"You shouldn't feel that way," Beth said.
Before I could respond, she listed my achievements (as if I didn't know them) and told me how much she admired me for the way I had dealt with my painful childhood.
"You don't deserve to feel that way."
Beth was trying to encourage me and I appreciated her concern; however, nothing she said was helpful. She tried to persuade me with logic and tell me how unreasonable it was to feel as I did.
I knew that, but I also knew that emotions don't listen to logic.
Beth could have told me a thousand times not to feel as I did because of what someone did to me. I would have agreed, but nothing would have changed.
What I also hear from well-meaning friends when I speak of my painful feelings is, "Just get over it!"
Easy words, but meaningless and powerless.
Do they think I want to hold on to my painful emotions? Do they believe I want to wallow in self-judgment?
One time when I spoke about the lingering feelings of shame, my late friend Steve Grubman-Black, also a survivor of sexual abuse, said, "Be kind to yourself. Accept those feelings because they're real. When you're able to feel compassion for that innocent child you were, those negative feelings will begin to dissipate."
Steve was right, even though it took at least three more years for me to become aware of the change.
These days whenever I feel a negative, condemning emotion, I remind myself that I can't argue myself out of feeling as I do. But here's something I tell myself: "I accept myself the way I am."
I also remind myself that emotions don't listen to logic.
* * * * *
A note from Cec's assistant: A big thanks to those of you who have responded to our request for influencers for Cec's upcoming book, More than Surviving. Some of you have asked what's involved in being an influencer. It's basically just helping get the word out about the book to people you think might have an interest. That could be through social media, blogging, writing reviews, word of mouth, or any other way. If you are interested, please send Cec an email with your contact info at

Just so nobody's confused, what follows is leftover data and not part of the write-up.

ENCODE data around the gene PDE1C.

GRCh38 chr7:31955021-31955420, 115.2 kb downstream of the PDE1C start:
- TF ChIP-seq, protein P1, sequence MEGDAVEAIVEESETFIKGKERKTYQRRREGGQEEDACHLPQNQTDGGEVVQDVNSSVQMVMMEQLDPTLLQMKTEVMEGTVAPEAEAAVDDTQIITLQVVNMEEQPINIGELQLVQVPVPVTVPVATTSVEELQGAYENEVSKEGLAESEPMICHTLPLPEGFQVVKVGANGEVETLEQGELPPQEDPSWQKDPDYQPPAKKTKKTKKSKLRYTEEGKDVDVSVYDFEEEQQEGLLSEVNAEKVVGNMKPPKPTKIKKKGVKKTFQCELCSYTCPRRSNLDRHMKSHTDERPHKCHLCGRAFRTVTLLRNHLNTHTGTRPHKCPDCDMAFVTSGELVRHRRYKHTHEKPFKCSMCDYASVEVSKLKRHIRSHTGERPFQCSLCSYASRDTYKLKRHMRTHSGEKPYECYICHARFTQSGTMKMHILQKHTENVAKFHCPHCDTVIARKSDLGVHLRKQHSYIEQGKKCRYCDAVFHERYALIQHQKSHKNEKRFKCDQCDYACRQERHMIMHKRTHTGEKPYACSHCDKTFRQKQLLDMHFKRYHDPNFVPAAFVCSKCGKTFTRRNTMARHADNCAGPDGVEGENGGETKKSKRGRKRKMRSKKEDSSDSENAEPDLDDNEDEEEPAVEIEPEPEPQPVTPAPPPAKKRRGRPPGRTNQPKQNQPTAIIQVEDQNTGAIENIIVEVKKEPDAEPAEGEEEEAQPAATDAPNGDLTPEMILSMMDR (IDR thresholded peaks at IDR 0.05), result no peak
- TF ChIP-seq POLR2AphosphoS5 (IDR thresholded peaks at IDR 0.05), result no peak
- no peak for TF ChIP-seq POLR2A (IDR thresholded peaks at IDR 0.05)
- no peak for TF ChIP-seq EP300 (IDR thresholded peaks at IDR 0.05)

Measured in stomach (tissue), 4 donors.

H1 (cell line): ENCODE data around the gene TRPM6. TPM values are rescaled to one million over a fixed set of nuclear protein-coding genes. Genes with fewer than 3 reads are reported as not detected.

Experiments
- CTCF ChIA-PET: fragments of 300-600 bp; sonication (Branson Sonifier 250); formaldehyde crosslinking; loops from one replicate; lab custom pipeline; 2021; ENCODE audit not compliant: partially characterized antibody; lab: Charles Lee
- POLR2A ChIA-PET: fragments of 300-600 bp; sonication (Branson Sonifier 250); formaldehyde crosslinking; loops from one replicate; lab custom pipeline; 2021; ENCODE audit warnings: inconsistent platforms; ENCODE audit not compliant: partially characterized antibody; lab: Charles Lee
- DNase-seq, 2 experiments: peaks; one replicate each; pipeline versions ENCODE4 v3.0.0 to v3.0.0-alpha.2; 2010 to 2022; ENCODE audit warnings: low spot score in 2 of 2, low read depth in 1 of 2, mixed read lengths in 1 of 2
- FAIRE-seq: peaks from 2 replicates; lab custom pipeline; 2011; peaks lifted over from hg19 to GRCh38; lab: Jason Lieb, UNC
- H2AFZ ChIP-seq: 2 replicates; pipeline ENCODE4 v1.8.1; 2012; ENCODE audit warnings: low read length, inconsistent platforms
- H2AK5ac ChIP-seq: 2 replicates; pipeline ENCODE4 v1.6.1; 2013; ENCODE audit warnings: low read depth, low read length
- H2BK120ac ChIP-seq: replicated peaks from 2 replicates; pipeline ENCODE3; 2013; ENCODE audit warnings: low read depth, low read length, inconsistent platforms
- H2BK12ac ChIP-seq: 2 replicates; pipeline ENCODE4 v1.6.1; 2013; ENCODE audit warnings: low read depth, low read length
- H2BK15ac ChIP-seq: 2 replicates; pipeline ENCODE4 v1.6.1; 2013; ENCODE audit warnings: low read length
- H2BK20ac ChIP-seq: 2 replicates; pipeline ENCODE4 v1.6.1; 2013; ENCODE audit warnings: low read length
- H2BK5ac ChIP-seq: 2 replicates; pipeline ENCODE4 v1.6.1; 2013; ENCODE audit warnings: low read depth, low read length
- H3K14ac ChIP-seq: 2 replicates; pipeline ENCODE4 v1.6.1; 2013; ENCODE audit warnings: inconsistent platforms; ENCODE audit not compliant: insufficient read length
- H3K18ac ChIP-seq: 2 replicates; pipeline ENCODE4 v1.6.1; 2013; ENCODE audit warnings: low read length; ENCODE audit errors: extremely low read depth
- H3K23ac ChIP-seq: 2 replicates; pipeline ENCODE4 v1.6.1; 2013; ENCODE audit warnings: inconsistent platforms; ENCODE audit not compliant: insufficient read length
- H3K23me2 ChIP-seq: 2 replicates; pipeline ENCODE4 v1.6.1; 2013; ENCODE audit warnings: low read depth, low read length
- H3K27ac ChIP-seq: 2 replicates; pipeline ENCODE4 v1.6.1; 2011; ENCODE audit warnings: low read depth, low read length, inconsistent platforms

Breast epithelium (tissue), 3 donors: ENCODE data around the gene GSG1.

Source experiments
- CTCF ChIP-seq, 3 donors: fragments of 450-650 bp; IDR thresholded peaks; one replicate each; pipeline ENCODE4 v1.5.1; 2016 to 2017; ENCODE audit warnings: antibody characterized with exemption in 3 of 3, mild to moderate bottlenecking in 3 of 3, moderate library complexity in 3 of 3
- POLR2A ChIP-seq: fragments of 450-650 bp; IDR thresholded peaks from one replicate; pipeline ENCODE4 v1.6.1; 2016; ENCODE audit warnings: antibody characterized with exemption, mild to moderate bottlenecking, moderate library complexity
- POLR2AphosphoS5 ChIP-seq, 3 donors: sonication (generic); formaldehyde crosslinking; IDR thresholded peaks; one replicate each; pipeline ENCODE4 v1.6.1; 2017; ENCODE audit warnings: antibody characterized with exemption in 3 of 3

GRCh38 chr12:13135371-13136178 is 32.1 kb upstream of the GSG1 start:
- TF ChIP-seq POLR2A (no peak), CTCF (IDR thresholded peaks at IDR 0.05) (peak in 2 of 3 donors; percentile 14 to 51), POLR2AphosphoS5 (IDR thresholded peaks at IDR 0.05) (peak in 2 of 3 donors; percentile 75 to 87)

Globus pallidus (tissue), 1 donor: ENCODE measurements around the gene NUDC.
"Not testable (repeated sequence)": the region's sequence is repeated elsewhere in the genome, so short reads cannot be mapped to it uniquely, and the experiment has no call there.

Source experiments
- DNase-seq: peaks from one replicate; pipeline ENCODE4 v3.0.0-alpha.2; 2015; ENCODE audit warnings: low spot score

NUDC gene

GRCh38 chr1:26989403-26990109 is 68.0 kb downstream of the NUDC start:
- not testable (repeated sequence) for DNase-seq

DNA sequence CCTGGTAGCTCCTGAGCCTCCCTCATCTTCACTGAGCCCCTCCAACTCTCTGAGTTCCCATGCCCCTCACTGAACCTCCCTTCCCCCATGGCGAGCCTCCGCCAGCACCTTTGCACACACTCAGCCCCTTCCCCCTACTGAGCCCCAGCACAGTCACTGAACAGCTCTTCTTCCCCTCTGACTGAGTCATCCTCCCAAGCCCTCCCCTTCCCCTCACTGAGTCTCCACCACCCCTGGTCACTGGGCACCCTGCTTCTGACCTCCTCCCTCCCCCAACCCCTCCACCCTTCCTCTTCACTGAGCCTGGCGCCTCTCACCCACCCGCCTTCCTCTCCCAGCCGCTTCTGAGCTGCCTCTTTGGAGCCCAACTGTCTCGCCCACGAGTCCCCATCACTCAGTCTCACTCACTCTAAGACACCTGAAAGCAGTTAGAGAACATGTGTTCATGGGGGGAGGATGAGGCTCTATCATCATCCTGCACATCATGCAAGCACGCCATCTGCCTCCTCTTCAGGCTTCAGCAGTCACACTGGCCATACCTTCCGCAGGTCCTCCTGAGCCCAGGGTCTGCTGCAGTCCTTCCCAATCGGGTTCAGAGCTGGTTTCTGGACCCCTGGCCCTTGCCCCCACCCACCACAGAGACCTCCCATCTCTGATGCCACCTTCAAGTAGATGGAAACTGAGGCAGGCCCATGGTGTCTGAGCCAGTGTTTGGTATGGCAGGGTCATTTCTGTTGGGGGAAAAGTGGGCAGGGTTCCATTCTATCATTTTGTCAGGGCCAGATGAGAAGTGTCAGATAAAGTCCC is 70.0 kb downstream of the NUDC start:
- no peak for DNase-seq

email@example.com. The publisher will send you a free copy of the book when it's due to be released.
Emotions don't listen to logic. That's so true. My wife thinks I should be over it and I no longer mention when I have a bad dream, or just am feeling down from seeing something that triggers negative feelings. I just stuff it for later. I mentioned getting some counseling online because it's cheaper and she said "I thought you were through with that."
I wish I was 'through with that' but I'm not and don't know if I'll ever be in this life.
Roger, it is like you wrote exactly what I have been feeling. It is the day after Thanksgiving. I've been off work for 4 days, spent time with my family, but still feel blue. Why? I want to be over it, but it also seems like I never will be. What to do? What to do?
Roger and Anonymous:
Thank you for your comments. I write these blogs, and often wonder if they have any effect on others. When I reed such comments, I KNOW. Thank you for your affirming words and for encouraging each other..
I wish all of us were fully, totally healed from our childhood trauma. We're not there, BUT we're inching forward, aren't we?
Cecil, thank you so much for your blog. Even though I don't feel comfortable sharing who I am. It helps so much to talk to others on the blog. I don't feel alone. I don't feel crazy. Thank you again and Happy Thanksgiving.
Hi Anonymous. Don't feel you ever need to use your name. Giving your name is for YOU and not for us. I hope you understand that. At some point, I hope you'll begin to use your first name or a middle name--anything to help YOU gain ease in opening up about yourself to allow healing to take place. .
We're men from all over the USA and a number of other countries. We're also men who are healing. And as we heal, we want to open our arms to others and say, Come and join us."
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